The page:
Don't sign the release until your lawyer has resolved this, otherwise, your lawyer will have no incentive to do so, and you will be left holding the bag.
You don't have to sign the release but you will not get the settlement proceeds if you don't. Medicare and Medicaid have a statutory right to money obtained via a third party claim. That being said, the lien is generally limited to amounts they actually expend on treatment related to the accident which gave rise to the settlement. Have you discussed this with your attorney? He/she should be negotiating with Medicare and Medicaid to have the lien reduced or waived accordingly.
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Medicare and Medicaid have very specific statutory liens in matters suich as this. You should speak with your attorney in order to determine the amounts of the liens, as well as how your settlement may affect your eligability for these benefits in the future. Because Medicaid is a financial need based system, the amount of your settlement may potentially affect your eligability for Medicaid in the future. In certain situations a Medicaid Special Needs Trust can be set up which may allow you to maintain your benefits, despite the amount of your settlement. Additionally, Medicare may assert a credit against your settlement for future accident related medical expenses, and therefore may refuse to pay for all or part of your future medical treatment. A Medicare Set Aside could be constructed, but it is fairly complicated. Once again, I strongly recommend that you speak with your attorney.
Have your counsel deal with this before signing any and all releases.
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Medicaid and Medicare are dealt with slightly differently when it comes to pay backs from a personal injury settlement, though they are similar in that there is a statute that absolutely requires you to pay back the money – which is a lien on the settlement (assuming of course that it is valid). You always have the right to contest the lien and the amounts of the lien – which your current attorney should handle for you.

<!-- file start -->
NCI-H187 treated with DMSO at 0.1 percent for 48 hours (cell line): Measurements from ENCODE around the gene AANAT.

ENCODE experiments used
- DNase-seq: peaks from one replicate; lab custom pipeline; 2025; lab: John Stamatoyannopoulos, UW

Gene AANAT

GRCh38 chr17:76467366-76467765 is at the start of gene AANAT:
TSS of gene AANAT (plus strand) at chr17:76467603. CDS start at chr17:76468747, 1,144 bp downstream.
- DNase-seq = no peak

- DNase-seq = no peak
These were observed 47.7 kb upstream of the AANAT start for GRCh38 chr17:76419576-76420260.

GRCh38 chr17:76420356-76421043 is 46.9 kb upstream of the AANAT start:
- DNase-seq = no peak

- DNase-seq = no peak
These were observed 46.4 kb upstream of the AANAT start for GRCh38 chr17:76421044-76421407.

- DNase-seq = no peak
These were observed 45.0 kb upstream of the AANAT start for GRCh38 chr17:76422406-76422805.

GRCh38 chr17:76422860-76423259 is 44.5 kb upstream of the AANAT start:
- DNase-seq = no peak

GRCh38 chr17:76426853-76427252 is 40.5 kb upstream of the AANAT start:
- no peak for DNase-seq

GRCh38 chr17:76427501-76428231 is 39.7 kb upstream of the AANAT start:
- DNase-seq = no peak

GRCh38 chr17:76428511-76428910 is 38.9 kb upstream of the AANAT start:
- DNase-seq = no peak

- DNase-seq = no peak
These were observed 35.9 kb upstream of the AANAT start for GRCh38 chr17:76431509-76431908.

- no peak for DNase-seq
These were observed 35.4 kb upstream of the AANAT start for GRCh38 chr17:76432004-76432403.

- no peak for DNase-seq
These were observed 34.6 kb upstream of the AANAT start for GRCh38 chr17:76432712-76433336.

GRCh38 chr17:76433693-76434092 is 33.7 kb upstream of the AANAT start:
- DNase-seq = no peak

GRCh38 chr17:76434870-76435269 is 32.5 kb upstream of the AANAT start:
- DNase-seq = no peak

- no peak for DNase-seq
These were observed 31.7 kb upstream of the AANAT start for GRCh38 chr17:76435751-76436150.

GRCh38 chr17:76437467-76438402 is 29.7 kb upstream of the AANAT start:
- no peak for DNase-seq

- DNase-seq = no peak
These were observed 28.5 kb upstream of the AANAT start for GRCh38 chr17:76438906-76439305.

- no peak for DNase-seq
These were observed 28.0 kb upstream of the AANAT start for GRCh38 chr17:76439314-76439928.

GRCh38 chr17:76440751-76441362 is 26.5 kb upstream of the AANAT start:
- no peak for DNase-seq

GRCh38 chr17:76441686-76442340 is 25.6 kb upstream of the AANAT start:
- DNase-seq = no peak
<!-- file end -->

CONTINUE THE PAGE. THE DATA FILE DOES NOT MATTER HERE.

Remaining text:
Depending on what you mean by a verbal agreement – it may be too late to get out of the settlement, regardless of whether you signed the actual release or not. If you told your attorney that you would accept the settlement, and your attorney told the other side that you accepted – then for almost all situations, that case is considered settled for that amount even if all of those statements are verbal and nothing is signed.
Each case is fact senstive, so all answers should be viewed as general advice only, and should never replace a thorough and in depth consultation with an experienced attorney. Further, an answer should not be seen as establishing an attorney-client relationship.
Have your attorney resolve this issue before signing anything!
The above is general information only and is not legal advice. The information provided does not form an attorney-client relationship, and should not be relied upon to take or refrain from taking any action. I am not your attorney until we sign a retainer agreement.
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